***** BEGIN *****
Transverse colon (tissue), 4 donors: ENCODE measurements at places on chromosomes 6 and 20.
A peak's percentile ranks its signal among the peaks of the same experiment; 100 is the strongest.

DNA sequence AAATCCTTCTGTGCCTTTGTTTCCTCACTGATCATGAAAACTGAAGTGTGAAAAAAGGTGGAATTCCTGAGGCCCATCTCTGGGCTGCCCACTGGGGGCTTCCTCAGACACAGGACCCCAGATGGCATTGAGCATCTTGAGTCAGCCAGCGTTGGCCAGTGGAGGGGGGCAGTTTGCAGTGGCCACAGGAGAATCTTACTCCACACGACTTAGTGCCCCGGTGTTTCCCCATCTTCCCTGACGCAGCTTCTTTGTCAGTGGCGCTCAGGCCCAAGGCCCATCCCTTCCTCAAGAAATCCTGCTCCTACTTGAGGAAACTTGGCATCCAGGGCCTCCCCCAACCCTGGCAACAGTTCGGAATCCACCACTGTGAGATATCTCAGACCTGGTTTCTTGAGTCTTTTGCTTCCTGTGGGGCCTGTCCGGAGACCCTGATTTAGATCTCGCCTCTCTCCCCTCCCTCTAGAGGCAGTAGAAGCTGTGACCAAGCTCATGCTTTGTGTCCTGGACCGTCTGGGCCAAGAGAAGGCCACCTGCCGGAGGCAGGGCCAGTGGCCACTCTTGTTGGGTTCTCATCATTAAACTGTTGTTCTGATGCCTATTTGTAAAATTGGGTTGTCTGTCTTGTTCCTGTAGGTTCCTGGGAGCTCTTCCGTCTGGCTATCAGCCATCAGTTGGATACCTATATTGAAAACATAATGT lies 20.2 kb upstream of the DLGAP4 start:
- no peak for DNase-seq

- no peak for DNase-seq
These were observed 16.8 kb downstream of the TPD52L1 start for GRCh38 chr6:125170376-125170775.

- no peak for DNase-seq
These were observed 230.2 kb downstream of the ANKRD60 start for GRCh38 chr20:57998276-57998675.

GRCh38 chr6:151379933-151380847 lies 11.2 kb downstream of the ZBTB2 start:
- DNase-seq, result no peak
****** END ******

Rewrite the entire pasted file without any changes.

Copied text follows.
Transverse colon (tissue), 4 donors: ENCODE measurements at places on chromosomes 6 and 20.
A peak's percentile ranks its signal among the peaks of the same experiment; 100 is the strongest.

DNA sequence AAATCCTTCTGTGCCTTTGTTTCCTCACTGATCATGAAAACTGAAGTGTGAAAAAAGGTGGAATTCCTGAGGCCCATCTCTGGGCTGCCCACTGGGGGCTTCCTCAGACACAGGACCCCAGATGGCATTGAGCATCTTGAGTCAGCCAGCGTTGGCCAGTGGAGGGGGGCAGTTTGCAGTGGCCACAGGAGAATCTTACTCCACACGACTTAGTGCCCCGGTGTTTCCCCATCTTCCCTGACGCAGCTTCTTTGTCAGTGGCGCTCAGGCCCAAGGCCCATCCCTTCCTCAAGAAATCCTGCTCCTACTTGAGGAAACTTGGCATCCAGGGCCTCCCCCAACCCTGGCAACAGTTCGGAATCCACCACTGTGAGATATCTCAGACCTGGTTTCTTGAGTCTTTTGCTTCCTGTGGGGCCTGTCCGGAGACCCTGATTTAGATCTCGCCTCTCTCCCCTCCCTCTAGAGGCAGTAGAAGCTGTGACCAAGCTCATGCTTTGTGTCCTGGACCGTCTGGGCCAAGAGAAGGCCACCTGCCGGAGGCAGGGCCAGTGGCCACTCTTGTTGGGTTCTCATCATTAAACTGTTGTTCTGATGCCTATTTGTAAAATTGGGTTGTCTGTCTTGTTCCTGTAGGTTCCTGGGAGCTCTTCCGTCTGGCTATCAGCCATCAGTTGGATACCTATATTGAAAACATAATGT lies 20.2 kb upstream of the DLGAP4 start:
- no peak for DNase-seq

- no peak for DNase-seq
These were observed 16.8 kb downstream of the TPD52L1 start for GRCh38 chr6:125170376-125170775.

- no peak for DNase-seq
These were observed 230.2 kb downstream of the ANKRD60 start for GRCh38 chr20:57998276-57998675.

GRCh38 chr6:151379933-151380847 lies 11.2 kb downstream of the ZBTB2 start:
- DNase-seq, result no peak